Look at this dinosaur. Specifically, a brown booby.
Image: NOAA / NMFS / OPR

“Yeah, the birds are small, they have feathers, wings, and they fly, and that’s different from the images of dinosaurs we’re used to,” he wrote in an email. “Bats are the analogy of mammals – they’re small, they have wings and they fly, and they don’t look anything like a dog, an elephant or a primate, but they’re still mammals.”

In fact, bats present many unique traits to mammals, such as hair, molar teeth, three small ear bones, and the ability to feed children with milk. Similarly, birds have characteristics that are only seen in theropod dinosaurs, explains Brussatte.

Like feathers.

In fact, while there isn’t a “smoking gun” to hit birds like dinosaurs, the presence of feathers is probably the coolest thing of all. The fossil record is full of examples of feathered dinosaurs they did not have, and because the feathers are unique to birds, scientists are able to link the two as dinosaurs.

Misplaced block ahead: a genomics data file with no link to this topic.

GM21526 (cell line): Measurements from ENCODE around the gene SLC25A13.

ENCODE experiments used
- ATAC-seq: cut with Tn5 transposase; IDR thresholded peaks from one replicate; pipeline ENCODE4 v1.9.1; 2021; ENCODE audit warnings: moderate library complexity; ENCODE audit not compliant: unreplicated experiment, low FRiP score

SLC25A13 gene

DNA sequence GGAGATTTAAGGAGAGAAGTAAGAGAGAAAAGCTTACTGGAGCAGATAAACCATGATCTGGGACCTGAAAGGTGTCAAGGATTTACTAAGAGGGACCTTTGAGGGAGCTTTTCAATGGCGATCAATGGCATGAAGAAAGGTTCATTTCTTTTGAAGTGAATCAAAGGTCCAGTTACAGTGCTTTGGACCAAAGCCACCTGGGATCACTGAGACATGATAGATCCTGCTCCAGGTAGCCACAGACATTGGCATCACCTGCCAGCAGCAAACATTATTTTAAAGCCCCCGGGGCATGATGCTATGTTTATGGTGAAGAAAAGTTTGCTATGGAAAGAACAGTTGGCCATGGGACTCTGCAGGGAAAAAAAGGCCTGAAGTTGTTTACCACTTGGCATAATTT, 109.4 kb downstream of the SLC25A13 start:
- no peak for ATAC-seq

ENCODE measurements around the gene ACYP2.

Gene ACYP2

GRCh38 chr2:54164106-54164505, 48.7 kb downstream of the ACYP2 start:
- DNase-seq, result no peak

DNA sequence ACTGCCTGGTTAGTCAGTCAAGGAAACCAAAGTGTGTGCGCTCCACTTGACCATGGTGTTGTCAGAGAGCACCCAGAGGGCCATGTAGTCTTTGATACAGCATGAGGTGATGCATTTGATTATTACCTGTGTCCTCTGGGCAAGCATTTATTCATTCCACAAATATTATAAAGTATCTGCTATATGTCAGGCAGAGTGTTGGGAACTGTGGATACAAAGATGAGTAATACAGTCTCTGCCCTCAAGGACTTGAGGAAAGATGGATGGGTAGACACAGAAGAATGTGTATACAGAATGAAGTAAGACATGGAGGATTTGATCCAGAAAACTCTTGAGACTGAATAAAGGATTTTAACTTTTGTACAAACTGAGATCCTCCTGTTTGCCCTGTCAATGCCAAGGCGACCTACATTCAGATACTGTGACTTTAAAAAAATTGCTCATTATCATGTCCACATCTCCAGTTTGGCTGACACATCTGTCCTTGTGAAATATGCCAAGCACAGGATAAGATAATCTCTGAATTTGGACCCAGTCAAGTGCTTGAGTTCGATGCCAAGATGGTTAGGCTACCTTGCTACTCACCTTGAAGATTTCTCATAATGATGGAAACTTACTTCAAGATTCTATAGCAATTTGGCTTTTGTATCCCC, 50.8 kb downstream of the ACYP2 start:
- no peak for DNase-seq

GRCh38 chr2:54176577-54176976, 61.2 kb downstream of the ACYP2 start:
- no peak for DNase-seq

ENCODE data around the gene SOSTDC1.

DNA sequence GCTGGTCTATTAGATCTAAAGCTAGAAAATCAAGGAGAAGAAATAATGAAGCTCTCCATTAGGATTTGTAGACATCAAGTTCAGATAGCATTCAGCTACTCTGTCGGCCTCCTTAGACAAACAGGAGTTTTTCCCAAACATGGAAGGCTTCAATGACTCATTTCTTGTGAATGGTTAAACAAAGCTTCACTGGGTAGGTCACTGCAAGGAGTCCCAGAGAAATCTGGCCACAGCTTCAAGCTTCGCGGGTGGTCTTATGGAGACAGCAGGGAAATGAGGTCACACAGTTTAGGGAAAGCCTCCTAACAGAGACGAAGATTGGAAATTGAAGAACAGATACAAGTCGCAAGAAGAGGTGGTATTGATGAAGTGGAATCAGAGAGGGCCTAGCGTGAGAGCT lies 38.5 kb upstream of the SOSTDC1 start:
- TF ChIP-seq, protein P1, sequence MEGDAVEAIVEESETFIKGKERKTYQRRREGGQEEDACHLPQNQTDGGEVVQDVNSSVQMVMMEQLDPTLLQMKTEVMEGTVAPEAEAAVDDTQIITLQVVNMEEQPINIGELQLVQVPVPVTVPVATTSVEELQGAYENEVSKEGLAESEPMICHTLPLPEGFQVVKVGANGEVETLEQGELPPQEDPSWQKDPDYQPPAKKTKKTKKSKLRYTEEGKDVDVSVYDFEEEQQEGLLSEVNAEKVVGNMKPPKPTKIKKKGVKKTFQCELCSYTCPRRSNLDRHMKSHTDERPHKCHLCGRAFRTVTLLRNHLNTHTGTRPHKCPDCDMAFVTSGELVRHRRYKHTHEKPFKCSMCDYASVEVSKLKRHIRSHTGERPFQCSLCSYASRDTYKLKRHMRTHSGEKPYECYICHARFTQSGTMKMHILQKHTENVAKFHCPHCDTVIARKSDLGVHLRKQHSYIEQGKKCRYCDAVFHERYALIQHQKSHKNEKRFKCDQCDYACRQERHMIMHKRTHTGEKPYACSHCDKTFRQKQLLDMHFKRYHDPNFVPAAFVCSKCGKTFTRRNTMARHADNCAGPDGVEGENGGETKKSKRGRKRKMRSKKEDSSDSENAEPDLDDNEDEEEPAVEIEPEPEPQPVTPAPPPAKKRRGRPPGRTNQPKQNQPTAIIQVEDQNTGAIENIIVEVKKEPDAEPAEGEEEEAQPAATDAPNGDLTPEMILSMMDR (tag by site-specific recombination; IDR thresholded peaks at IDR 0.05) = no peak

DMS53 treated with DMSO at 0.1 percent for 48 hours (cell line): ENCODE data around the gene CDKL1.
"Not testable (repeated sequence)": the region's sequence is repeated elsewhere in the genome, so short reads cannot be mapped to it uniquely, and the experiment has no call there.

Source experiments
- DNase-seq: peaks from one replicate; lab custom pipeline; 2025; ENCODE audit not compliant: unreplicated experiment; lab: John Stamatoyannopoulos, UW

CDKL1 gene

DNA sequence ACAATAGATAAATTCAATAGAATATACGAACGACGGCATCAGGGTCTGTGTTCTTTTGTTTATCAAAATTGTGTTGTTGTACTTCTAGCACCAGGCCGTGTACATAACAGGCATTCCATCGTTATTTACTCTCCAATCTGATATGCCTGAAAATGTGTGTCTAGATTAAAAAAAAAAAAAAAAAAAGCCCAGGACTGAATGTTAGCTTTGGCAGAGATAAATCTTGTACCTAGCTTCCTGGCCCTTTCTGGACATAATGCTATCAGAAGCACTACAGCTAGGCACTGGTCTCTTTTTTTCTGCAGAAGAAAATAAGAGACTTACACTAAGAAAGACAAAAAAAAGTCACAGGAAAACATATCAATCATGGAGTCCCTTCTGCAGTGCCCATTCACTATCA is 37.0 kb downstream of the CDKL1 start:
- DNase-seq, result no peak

Skeptics may argue that the emergence of feathers in both birds and non-avian dinosaurs is a consequence of convergent evolution, in which similar traits appeared independent in non-parent species Smith says convergent evolution is unlikely in this case because “many of the non-avian dinosaurs that were found with preserved feathers are the exact species that were already there, independently hypothesized to be close relatives of birds, ”he said Velociraptors and Sinosauropteryx.

Artist's interpretation of Velociraptor mongoliensis.

Artist ‘s interpretation of Velociraptor mongoliensis.
Illustration: Fred Wierum (Use Right)

He added: “Feathers are ridiculously complex structures, and while convergent evolution often gives results in similar structures – and even healthy animals – that appear on the surface to be quite similar, there are no examples of convergent evolution that doubles. structures on that scale, with that sort of fidelity. ”